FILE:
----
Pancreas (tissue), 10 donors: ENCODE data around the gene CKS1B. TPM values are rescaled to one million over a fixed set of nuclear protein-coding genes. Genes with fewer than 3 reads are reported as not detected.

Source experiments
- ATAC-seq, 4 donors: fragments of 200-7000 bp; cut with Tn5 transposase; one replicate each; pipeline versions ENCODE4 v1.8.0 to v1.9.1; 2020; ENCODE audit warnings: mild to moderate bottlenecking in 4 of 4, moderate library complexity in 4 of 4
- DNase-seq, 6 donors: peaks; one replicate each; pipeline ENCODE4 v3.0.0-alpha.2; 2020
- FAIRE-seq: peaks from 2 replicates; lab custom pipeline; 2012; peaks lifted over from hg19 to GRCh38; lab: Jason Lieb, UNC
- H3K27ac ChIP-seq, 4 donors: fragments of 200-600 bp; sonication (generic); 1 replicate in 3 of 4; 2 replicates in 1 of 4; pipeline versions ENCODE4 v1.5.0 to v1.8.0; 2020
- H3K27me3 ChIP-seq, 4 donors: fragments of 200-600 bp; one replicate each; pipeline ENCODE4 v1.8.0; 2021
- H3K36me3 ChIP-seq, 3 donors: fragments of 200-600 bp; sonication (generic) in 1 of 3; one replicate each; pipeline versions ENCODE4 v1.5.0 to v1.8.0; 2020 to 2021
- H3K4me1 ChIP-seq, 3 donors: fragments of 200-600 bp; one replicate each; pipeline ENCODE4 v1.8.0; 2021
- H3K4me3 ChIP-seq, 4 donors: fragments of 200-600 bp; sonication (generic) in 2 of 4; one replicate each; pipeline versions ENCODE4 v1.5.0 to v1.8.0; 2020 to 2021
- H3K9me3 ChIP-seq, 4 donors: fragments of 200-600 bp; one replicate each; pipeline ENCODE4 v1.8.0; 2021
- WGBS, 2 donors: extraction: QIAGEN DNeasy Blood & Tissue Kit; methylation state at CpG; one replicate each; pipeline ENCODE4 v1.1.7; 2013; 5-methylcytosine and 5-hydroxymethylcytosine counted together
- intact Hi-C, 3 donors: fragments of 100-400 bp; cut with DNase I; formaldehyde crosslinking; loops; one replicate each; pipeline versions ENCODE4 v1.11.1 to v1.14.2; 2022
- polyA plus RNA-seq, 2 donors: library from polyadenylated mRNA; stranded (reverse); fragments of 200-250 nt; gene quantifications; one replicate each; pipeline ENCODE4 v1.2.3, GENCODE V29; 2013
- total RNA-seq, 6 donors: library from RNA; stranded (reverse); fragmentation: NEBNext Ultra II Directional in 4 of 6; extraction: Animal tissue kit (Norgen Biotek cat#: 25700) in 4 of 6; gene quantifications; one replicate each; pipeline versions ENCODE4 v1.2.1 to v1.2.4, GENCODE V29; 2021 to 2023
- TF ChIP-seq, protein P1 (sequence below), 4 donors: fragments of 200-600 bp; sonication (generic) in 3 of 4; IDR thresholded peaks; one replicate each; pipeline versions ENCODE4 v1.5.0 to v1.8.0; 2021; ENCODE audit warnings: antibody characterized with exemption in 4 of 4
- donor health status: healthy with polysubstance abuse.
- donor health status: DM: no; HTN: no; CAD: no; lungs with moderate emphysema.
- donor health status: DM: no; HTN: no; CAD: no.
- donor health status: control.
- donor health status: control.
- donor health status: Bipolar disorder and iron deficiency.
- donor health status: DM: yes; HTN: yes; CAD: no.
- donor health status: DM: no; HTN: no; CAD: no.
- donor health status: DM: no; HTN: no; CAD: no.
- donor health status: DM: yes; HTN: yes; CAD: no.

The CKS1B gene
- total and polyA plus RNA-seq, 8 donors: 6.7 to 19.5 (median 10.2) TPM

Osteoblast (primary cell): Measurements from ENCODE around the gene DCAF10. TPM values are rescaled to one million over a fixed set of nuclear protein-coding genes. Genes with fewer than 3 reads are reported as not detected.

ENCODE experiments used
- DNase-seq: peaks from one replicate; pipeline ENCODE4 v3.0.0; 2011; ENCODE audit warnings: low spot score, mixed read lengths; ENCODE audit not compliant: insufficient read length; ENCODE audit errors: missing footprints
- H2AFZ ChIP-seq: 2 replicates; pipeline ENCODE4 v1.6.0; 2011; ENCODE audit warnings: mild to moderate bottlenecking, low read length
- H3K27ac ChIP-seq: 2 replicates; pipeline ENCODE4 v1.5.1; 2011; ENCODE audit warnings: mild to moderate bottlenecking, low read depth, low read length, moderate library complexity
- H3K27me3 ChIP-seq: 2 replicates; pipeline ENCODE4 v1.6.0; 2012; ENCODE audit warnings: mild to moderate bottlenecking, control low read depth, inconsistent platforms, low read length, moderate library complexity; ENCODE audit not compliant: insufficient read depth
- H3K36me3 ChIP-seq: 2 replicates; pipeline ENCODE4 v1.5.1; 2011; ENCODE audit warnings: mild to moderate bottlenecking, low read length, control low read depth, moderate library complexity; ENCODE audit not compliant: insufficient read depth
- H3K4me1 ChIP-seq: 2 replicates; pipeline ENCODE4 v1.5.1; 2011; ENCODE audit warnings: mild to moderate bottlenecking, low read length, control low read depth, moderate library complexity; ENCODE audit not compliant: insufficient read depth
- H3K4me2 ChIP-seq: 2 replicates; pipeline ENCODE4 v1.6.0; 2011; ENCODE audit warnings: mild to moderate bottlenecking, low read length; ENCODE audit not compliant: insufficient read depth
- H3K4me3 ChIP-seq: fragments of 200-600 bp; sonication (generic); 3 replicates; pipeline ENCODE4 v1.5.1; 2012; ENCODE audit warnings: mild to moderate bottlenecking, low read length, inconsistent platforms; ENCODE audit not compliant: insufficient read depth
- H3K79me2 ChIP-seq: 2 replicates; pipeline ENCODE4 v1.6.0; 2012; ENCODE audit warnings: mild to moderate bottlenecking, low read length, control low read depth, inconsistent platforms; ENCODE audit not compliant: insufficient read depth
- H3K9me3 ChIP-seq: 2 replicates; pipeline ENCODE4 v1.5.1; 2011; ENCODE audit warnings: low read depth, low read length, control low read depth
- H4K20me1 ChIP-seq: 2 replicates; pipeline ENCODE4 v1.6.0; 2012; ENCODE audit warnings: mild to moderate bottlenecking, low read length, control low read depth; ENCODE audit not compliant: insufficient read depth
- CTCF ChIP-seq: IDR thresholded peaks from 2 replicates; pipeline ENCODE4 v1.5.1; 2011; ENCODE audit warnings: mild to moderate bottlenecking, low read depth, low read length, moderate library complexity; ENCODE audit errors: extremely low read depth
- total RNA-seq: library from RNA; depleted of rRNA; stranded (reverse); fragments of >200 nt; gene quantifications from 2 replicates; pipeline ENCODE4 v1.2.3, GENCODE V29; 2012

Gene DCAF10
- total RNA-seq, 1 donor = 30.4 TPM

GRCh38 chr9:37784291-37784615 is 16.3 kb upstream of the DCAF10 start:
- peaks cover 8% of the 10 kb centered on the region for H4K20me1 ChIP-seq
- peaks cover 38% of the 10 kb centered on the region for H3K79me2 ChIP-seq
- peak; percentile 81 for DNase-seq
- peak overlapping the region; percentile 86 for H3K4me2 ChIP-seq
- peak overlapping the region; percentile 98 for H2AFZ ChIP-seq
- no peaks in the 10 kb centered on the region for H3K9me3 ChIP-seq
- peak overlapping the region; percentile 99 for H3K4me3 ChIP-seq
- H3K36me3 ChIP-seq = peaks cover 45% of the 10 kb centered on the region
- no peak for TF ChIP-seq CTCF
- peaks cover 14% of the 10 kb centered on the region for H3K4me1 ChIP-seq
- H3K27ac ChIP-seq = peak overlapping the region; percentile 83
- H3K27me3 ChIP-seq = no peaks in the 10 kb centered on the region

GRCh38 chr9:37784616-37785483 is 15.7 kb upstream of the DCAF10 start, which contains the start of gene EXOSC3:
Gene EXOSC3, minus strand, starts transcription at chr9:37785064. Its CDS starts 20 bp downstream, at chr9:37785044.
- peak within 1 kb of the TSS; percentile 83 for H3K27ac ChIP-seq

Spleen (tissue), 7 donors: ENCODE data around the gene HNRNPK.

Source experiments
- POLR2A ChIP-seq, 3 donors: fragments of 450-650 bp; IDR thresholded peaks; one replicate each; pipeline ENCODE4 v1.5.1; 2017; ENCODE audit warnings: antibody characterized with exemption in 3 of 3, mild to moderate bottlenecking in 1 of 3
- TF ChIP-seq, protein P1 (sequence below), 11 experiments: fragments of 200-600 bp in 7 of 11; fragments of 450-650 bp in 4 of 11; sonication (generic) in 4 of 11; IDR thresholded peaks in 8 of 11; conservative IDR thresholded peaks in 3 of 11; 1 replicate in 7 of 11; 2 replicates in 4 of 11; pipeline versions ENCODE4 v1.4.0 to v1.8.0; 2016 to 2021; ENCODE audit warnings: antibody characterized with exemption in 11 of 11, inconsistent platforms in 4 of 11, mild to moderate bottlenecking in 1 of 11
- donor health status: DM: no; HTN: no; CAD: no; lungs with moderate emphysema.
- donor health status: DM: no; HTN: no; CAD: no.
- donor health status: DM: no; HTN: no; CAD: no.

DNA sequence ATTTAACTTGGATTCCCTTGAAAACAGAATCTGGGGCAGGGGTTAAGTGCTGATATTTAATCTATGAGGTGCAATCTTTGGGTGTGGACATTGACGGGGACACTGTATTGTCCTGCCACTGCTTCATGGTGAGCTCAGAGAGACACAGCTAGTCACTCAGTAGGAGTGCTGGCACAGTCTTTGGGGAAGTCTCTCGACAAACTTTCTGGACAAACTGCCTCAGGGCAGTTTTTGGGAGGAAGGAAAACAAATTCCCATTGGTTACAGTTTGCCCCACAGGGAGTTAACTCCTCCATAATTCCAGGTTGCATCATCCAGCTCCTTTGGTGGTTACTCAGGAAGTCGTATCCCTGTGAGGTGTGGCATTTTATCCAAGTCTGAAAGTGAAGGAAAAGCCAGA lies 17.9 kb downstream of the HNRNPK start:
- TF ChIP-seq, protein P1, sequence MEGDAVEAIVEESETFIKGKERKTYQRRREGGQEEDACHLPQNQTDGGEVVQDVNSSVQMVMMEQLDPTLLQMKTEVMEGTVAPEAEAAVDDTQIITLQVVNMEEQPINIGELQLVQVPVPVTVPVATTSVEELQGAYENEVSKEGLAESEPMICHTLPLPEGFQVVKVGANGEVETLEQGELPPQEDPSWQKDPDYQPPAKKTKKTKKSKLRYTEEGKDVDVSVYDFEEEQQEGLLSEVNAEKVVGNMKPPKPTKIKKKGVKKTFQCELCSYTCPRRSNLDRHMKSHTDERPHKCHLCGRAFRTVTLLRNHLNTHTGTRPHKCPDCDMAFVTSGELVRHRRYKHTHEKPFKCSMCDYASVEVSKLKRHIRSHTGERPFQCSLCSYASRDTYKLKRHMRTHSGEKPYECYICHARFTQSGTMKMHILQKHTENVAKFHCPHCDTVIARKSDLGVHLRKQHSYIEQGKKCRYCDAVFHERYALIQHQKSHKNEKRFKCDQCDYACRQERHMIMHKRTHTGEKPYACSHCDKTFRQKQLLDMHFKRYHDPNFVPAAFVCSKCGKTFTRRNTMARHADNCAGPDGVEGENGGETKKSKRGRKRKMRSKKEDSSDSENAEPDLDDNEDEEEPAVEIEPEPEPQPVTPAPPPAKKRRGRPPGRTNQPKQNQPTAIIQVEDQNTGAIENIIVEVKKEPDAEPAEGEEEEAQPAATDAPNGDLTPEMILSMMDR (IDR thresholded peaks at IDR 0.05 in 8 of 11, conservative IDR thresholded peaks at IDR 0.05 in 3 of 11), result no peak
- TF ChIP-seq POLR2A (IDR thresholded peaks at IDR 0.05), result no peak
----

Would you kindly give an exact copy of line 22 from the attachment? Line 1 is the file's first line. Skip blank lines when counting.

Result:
- donor health status: Bipolar disorder and iron deficiency.